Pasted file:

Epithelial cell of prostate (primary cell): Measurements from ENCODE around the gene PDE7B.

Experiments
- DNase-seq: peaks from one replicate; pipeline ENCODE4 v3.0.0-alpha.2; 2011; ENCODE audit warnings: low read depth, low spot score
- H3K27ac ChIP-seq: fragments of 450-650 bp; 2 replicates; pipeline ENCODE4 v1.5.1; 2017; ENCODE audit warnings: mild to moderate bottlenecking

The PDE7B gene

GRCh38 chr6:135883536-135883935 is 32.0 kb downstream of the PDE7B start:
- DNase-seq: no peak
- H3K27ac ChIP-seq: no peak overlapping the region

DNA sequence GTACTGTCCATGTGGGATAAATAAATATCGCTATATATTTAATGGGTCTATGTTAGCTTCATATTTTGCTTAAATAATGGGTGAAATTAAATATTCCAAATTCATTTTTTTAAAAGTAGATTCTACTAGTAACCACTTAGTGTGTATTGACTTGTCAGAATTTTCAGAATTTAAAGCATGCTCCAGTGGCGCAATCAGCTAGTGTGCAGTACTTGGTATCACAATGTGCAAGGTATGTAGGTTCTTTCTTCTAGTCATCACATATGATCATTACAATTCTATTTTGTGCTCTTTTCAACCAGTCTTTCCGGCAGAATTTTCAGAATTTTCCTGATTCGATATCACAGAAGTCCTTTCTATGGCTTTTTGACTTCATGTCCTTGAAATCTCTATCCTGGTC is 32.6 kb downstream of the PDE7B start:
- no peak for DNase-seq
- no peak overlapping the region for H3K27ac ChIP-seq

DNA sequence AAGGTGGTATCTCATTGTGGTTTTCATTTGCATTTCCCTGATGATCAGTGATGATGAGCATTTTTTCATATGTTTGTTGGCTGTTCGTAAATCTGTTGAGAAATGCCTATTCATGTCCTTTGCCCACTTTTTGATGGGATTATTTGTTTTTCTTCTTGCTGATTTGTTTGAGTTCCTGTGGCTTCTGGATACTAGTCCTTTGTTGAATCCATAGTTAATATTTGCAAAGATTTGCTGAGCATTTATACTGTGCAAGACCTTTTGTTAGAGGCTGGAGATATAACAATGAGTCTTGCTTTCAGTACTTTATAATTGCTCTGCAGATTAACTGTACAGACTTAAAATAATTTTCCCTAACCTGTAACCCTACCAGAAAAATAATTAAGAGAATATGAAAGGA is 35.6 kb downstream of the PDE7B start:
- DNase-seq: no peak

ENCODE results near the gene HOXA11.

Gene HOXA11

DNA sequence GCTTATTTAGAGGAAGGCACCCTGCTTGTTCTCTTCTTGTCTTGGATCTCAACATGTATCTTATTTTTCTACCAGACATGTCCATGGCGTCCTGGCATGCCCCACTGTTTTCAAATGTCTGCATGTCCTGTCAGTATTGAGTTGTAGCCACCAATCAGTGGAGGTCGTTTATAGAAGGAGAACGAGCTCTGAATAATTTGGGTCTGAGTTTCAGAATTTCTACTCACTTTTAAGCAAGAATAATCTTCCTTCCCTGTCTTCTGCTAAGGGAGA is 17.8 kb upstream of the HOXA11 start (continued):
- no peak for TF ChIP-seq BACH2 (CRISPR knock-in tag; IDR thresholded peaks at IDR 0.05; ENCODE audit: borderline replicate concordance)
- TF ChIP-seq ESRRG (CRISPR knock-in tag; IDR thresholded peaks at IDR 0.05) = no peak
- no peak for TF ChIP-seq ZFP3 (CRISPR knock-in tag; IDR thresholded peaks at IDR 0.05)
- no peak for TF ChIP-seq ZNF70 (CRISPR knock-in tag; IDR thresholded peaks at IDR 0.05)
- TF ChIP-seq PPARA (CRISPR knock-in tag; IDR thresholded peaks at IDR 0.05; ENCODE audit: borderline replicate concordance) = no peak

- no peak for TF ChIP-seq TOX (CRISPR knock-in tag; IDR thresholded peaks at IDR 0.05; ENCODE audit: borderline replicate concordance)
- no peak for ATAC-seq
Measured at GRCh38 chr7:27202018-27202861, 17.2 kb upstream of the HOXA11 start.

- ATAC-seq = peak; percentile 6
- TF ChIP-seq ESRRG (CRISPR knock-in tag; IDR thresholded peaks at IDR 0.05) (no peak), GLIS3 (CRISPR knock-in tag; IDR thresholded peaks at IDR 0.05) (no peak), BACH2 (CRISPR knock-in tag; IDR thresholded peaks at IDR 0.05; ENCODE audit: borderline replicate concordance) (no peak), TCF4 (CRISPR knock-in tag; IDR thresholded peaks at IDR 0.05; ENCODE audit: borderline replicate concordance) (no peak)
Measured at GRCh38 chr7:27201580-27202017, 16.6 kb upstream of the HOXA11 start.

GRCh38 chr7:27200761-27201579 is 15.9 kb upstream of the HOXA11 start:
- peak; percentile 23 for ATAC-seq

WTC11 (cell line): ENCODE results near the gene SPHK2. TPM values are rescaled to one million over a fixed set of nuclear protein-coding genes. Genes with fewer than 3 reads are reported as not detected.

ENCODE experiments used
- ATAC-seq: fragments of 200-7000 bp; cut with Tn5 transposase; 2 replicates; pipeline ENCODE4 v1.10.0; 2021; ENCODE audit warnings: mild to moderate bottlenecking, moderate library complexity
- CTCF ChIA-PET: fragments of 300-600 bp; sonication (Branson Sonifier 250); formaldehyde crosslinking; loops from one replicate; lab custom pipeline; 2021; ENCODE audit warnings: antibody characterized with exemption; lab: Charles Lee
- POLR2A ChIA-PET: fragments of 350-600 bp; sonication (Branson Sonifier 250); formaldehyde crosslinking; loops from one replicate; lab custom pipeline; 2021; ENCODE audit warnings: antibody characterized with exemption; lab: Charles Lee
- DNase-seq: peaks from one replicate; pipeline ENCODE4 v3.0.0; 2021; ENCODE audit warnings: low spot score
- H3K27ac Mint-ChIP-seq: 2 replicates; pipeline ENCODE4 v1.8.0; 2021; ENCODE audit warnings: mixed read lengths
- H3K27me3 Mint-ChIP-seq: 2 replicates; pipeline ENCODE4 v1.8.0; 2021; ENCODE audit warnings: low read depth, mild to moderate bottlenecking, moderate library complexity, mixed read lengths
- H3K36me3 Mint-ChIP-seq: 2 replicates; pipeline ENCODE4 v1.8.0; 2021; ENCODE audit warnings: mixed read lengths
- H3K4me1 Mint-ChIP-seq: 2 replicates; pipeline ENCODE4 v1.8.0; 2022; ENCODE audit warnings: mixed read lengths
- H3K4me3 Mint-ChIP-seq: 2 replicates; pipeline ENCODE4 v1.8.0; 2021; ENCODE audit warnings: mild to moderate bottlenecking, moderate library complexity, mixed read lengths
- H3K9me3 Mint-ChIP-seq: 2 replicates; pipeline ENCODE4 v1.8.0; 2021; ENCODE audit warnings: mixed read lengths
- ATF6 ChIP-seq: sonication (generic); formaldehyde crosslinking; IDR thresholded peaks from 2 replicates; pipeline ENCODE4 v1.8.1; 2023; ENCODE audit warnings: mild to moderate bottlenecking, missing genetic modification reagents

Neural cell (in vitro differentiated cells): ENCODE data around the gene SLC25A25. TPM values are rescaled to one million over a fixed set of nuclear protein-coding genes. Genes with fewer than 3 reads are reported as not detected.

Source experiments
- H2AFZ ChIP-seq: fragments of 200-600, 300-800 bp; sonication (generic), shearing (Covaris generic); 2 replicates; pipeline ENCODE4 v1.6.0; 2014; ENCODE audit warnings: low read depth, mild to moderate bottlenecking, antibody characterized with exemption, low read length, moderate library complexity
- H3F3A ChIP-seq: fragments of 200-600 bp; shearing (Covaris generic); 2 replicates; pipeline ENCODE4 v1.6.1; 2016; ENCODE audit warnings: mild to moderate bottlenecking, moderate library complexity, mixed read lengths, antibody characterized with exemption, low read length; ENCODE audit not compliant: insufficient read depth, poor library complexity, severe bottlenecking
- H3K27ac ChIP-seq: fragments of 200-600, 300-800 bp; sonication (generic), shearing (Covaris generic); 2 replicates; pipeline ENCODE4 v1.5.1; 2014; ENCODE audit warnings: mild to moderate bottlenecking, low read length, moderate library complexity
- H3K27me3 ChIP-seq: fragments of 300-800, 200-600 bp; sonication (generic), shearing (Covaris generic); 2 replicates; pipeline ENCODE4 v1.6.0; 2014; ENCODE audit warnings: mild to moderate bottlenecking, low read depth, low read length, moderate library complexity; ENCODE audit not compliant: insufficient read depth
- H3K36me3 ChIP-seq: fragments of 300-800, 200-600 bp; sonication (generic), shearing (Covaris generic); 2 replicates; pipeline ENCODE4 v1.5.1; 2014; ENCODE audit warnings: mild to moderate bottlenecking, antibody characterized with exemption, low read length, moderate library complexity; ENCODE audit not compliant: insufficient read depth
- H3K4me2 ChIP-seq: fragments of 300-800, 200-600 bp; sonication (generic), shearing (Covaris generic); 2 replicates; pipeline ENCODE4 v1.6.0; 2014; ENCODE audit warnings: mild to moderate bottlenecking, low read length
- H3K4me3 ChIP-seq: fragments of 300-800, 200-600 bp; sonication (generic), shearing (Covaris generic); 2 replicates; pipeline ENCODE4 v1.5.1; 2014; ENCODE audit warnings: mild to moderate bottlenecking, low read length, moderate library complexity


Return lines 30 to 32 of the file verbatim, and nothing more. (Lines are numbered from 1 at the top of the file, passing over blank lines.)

WTC11 (cell line): ENCODE results near the gene SPHK2. TPM values are rescaled to one million over a fixed set of nuclear protein-coding genes. Genes with fewer than 3 reads are reported as not detected.

ENCODE experiments used
- ATAC-seq: fragments of 200-7000 bp; cut with Tn5 transposase; 2 replicates; pipeline ENCODE4 v1.10.0; 2021; ENCODE audit warnings: mild to moderate bottlenecking, moderate library complexity